My Galley Rules
10 November 2015
Cooking on a warship is an adventure with a big responsibility.
Leading Seaman (LS) Maritime Logistics – Cook Jansen Wilks is deployed aboard HMAS Melbourne, which is patrolling the Middle East region on Operation Manitou, Australia's contribution to the multinational Combined Maritime Forces (CMF).
The CMF undertakes security operations in the region, including patrols to intercept the trafficking of drugs that help fund international terrorism.
LS Wilks oversees the galley operations on Melbourne and with his team of nine cooks is responsible for providing up to 800 meals a day for the warship's crew of 230 sailors.
"My role includes mentoring the junior ranked cooks and keeping them motivated," he said.
During his naval career LS Wilks has travelled the world and cooked on HMAS Kanimbla, HMAS Tobruk and HMAS Success before his posting to Melbourne.
He said there was a big difference working on a Guided Missile Frigate (FFG) compared to the bigger, slower and more stable replenishment or troop ships he worked on previously.
"Life on this ship is fast-paced and the routine is constantly evolving, but it is the crew that make Melbourne special," he said.
"There are a lot of different personalities and because it is such a close environment we get to know each other well."
LS Wilks said it was a wish come true to be on Operation Manitou working in the Gulf of Arabia on an FFG.
"I am also proud to know we are contributing to saving people's lives and lifestyle," he said.
"It was a big eye-opener to see the 427kg of heroin seized recently by our crew, laid out on Melbourne's flight-deck for disposal.
"It made me realise there are people who value the drugs more than human life."
Melbourne's galley has its own watch system which includes a night cook who works from 6pm to 7.30am the next day preparing salads, side-dishes and desserts.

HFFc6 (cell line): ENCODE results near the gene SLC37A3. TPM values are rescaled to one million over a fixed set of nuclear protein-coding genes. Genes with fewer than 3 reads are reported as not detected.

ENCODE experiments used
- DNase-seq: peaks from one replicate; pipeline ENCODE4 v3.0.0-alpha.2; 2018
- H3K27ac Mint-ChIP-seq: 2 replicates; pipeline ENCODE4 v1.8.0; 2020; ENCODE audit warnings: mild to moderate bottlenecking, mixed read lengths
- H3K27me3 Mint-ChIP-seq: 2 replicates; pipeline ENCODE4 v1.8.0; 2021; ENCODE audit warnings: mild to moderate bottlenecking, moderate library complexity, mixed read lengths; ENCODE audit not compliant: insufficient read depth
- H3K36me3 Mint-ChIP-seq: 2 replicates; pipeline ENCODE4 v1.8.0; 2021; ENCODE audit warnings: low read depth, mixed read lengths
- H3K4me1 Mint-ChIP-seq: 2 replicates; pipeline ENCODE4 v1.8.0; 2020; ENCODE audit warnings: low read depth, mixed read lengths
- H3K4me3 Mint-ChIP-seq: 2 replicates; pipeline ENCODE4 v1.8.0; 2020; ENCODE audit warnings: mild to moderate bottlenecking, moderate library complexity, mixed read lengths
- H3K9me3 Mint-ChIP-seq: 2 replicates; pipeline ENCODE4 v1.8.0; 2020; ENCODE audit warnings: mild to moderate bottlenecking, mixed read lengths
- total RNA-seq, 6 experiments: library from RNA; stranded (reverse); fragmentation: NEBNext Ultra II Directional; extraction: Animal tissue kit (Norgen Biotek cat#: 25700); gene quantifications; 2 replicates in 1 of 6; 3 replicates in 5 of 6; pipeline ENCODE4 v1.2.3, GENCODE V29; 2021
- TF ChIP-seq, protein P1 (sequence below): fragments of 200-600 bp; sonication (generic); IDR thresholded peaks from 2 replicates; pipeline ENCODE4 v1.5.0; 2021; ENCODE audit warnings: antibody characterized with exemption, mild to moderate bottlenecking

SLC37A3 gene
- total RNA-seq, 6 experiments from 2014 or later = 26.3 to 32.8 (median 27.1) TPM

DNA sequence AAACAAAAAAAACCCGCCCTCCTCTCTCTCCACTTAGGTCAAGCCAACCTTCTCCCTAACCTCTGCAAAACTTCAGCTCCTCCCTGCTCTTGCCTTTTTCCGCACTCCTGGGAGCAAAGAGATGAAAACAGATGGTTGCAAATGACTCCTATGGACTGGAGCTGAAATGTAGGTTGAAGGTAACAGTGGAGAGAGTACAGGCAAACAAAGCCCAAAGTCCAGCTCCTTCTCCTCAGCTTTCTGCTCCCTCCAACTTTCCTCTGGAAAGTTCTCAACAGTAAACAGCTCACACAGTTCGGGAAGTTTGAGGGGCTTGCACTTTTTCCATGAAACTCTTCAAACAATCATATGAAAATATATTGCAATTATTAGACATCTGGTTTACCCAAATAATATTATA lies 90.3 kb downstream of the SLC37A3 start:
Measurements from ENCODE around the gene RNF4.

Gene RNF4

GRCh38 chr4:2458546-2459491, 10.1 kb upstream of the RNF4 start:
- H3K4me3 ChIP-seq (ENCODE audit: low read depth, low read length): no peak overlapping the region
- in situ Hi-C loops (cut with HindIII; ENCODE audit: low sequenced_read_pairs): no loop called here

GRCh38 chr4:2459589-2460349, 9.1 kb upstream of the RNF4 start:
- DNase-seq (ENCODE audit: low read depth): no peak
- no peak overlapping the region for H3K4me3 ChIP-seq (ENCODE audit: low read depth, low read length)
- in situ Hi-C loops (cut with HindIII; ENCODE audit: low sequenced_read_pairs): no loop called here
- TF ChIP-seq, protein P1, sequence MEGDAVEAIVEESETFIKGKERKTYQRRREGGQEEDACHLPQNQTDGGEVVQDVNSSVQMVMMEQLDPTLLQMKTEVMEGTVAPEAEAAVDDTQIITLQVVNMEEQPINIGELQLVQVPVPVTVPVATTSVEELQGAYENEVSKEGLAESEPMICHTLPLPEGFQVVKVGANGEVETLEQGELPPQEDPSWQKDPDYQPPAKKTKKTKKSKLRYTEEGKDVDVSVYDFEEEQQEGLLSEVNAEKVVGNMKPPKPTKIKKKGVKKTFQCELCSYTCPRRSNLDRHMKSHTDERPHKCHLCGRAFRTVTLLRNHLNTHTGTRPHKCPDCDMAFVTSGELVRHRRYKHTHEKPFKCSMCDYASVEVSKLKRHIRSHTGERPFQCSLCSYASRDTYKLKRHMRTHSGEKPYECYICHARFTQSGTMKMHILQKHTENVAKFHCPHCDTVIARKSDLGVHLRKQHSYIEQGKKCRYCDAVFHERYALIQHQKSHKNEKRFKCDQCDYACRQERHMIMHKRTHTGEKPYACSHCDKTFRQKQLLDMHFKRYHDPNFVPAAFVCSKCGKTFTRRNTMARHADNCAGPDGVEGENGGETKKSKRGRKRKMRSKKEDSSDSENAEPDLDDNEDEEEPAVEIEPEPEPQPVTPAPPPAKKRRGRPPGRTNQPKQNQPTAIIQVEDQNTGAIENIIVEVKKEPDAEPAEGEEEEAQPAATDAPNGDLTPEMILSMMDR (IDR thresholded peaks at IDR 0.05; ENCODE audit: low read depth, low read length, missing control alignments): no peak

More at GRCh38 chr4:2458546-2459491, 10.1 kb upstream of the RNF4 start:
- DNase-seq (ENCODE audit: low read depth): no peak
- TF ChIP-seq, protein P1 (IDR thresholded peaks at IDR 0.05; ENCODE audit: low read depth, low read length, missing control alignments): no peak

The night cook also makes the midnight meals for the watch-keepers, and then works on breakfast.
"The night cook is an integral part of the galley as they work alone and unsupervised in one of the most challenging positions for a cook at sea, LS Wilks said.
The galley team also includes a duty cook, who can swap between preparing the meat and vegetables to cooking the meals.
"Their third duty is taking over from the night cook and presenting the work they have done for lunch and dinner," LS Wilks said.
The cooks run a six-week cyclic menu to ensure the sailors on the ship have a varied and healthy diet.
The detailed menu also helps the team accurately plan for the rations required on a patrol, which can last up to six weeks.
Theme nights help break the routine of sea-life and often the senior sailor or officers will work in the galley to prepare food such as pizzas, a barbeque, curries or Italian food.
Before joining the Navy, LS Wilks was enjoying working on charter boats in Sydney with his father.
He grew up in a Spanish household where he learnt to appreciate the art of cooking and good food.
By joining Navy in 2006 he was able to combine his passions for food and being afloat.
"I was a bit lost and wasn't sure what I wanted to do for a career," LS Wilks said.
"I wanted stability, but I also wanted to do something adventurous."
"Navy has changed my life."